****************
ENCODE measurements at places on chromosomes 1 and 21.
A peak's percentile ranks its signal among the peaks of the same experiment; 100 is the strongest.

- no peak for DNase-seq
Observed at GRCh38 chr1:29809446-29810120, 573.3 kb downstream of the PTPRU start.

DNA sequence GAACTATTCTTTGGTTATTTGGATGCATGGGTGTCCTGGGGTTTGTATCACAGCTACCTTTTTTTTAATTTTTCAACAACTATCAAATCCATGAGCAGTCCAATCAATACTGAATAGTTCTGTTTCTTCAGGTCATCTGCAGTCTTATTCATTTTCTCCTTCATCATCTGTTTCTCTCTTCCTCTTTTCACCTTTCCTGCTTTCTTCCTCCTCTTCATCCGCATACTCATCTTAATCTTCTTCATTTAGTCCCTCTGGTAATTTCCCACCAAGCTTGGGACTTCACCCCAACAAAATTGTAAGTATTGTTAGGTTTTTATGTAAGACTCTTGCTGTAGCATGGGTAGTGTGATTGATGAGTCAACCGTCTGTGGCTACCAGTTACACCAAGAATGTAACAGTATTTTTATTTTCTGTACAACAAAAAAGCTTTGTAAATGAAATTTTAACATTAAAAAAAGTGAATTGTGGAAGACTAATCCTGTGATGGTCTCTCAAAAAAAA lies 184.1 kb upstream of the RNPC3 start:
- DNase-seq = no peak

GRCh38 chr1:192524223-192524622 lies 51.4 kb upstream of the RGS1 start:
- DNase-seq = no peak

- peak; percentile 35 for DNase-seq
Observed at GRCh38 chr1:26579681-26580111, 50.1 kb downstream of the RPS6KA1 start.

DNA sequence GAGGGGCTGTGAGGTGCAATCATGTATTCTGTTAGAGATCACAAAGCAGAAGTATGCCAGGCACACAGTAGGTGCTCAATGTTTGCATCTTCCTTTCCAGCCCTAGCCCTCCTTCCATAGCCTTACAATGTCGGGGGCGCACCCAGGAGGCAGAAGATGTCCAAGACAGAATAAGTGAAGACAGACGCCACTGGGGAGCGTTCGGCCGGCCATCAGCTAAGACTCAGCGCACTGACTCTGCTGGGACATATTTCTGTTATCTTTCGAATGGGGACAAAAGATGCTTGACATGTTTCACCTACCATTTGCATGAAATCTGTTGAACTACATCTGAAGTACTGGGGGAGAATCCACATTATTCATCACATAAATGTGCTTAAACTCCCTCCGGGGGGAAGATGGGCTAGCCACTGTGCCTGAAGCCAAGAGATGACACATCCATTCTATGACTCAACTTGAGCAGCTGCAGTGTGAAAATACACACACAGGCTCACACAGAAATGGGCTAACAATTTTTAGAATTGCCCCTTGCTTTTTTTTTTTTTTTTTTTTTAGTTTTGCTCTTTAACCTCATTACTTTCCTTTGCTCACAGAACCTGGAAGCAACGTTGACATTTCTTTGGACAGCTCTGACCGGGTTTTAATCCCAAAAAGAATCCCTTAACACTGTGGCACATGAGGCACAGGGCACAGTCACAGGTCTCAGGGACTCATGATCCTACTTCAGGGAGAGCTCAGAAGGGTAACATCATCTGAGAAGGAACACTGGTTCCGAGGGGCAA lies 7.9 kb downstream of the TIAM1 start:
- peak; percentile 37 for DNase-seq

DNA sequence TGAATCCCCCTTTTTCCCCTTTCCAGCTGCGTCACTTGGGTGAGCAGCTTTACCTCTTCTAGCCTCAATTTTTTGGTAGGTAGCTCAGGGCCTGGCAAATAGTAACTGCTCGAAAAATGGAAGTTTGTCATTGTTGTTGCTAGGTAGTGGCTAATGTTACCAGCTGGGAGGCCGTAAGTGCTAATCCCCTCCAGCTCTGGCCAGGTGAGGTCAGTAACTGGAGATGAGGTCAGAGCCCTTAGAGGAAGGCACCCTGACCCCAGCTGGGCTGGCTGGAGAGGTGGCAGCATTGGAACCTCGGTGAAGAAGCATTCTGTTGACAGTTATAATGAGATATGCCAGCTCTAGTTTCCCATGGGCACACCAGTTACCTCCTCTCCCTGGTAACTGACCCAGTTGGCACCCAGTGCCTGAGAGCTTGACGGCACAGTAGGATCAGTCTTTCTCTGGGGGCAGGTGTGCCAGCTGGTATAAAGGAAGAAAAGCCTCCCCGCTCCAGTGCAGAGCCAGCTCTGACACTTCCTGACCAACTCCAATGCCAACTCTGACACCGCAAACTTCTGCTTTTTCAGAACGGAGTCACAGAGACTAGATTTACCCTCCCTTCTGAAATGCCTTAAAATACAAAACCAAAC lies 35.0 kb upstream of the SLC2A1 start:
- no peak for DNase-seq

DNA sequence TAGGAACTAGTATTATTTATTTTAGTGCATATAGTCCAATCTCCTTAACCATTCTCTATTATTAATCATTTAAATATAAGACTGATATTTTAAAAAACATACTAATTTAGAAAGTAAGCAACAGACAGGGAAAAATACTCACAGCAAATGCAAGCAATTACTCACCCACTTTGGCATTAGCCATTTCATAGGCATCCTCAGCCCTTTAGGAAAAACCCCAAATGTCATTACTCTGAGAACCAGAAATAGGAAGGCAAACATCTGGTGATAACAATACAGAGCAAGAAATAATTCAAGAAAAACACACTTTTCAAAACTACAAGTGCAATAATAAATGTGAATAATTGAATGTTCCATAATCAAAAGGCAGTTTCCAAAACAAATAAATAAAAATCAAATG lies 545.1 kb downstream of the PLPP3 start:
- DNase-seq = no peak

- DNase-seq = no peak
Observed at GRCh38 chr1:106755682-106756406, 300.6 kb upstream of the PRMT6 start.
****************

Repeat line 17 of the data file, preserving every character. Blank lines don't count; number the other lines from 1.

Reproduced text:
- DNase-seq = no peak